But that's just from what I know from reading Wicca books. Feel free to correct me if I am wrong, I'm totally open to having my mind changed if you view sabbats differently. Perhaps you view them only as isolated celebrations? Or in this particular case, as a replacement for Christmas, once denouncing Christianity/not being a Christian?

Keen to know more.
 

Jaide

Apprentice
Joined
Sep 19, 2021
Messages
64
Awards
3
I know this site is called Wizard forums and all that, but personally, I am not very interested in the traditional practice of Witchcraft/Wicca. Mainly because it is something (from all my reading) that seems to be more group-oriented, and I am a solo practitioner. I have heard of a few books that approach solo witchcraft, including conducting Sabbats, etc. But even still... I'm not yet into these "big" more elaborate forms/practices of magick. I generally favour more low-maintenance, one-off type things... which I guess is somewhat a chaos magick thing. I'm not opposed to doing longer-form practice, but even then it has to be for some succint and clear purpose that I am striving for.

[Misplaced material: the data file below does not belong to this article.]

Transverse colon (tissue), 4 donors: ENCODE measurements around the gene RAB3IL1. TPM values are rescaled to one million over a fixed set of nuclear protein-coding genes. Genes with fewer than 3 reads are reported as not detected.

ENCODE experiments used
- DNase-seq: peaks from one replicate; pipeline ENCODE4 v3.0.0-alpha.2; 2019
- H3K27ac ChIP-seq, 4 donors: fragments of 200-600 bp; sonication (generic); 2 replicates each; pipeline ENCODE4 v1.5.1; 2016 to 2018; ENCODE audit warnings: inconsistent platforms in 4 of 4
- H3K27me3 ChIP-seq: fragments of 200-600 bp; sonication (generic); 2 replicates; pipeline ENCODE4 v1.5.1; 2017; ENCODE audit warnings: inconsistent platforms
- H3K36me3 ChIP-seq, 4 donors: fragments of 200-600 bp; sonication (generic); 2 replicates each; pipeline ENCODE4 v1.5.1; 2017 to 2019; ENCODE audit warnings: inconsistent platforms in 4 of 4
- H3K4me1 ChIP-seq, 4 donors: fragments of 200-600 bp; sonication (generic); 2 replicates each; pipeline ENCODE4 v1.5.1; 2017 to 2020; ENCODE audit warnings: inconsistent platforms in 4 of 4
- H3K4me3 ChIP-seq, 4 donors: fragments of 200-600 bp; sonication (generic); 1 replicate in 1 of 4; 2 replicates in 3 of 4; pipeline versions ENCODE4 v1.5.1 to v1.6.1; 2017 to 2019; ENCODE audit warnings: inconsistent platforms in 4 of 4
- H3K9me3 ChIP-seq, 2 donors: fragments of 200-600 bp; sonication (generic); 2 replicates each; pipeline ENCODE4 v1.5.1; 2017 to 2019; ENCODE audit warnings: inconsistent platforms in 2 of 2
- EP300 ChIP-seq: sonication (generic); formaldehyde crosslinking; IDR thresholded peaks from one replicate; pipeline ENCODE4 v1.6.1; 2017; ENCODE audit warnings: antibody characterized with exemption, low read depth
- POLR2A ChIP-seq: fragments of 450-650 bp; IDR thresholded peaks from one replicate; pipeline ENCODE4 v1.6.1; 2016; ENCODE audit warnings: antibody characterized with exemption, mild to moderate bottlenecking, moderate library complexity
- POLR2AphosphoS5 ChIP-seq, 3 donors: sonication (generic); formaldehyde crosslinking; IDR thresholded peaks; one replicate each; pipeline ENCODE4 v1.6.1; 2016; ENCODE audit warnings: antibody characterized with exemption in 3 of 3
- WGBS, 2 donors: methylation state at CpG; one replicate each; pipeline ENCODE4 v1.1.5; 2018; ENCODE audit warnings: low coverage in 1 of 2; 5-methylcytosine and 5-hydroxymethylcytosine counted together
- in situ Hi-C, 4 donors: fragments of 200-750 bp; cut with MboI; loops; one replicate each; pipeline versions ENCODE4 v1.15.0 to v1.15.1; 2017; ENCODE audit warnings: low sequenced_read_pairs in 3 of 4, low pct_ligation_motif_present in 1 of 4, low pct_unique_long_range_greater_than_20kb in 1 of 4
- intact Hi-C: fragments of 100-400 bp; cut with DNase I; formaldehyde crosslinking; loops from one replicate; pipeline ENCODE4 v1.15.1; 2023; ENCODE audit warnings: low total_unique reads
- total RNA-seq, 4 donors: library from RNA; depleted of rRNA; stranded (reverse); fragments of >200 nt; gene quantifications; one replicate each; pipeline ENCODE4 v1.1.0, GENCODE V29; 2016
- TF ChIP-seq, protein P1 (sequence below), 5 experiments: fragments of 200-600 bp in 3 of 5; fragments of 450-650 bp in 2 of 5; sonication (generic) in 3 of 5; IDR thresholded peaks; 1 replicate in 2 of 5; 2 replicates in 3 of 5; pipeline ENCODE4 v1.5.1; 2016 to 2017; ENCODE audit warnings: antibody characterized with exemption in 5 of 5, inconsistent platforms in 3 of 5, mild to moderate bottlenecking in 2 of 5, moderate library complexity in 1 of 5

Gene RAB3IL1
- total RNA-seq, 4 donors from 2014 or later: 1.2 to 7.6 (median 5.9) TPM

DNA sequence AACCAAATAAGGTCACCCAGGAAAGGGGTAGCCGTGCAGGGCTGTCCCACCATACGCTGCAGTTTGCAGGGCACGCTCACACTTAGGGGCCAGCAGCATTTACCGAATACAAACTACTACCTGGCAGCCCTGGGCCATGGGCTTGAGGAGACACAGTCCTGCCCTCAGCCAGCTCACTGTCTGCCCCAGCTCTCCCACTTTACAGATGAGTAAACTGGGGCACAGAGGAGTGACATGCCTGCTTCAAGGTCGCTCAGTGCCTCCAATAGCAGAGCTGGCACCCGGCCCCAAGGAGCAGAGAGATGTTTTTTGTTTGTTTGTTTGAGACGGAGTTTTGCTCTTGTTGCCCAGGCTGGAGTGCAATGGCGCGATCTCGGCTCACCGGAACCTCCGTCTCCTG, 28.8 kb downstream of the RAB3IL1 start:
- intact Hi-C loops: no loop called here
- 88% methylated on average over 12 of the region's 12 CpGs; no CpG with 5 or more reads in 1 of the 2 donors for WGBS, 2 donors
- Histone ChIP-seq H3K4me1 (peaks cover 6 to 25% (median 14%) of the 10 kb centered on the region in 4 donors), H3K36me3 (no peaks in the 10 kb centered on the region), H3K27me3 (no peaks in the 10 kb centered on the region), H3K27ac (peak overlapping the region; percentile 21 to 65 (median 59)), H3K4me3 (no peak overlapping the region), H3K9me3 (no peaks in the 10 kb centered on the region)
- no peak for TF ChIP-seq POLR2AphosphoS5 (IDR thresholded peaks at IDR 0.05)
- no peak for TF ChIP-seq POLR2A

I've stayed away from sabbats, equinox/solstice stuff, because they almost seem... "extra-curricular" to me, I'm struggling to find the proper words to describe this, but I hope you get what I mean? Like I know they have a purpose, but it's more of a general, ritualistic, for the sake of tradition/practice kind of thing.

But that's just from what I know from reading Wicca books. Feel free to correct me if I am wrong, I'm totally open to having my mind changed if you view sabbats differently. Perhaps you view them only as isolated celebrations? Or in this particular case, as a replacement for Christmas, once denouncing Christianity/not being a Christian?

Keen to know more.
In the green craft, Sabbats are celebrated to mark the turning of the seasons, and things like when to plant, when to harvest, etc. They each have their own elemental relevance and meaning, and they follow the Wheel of the Year.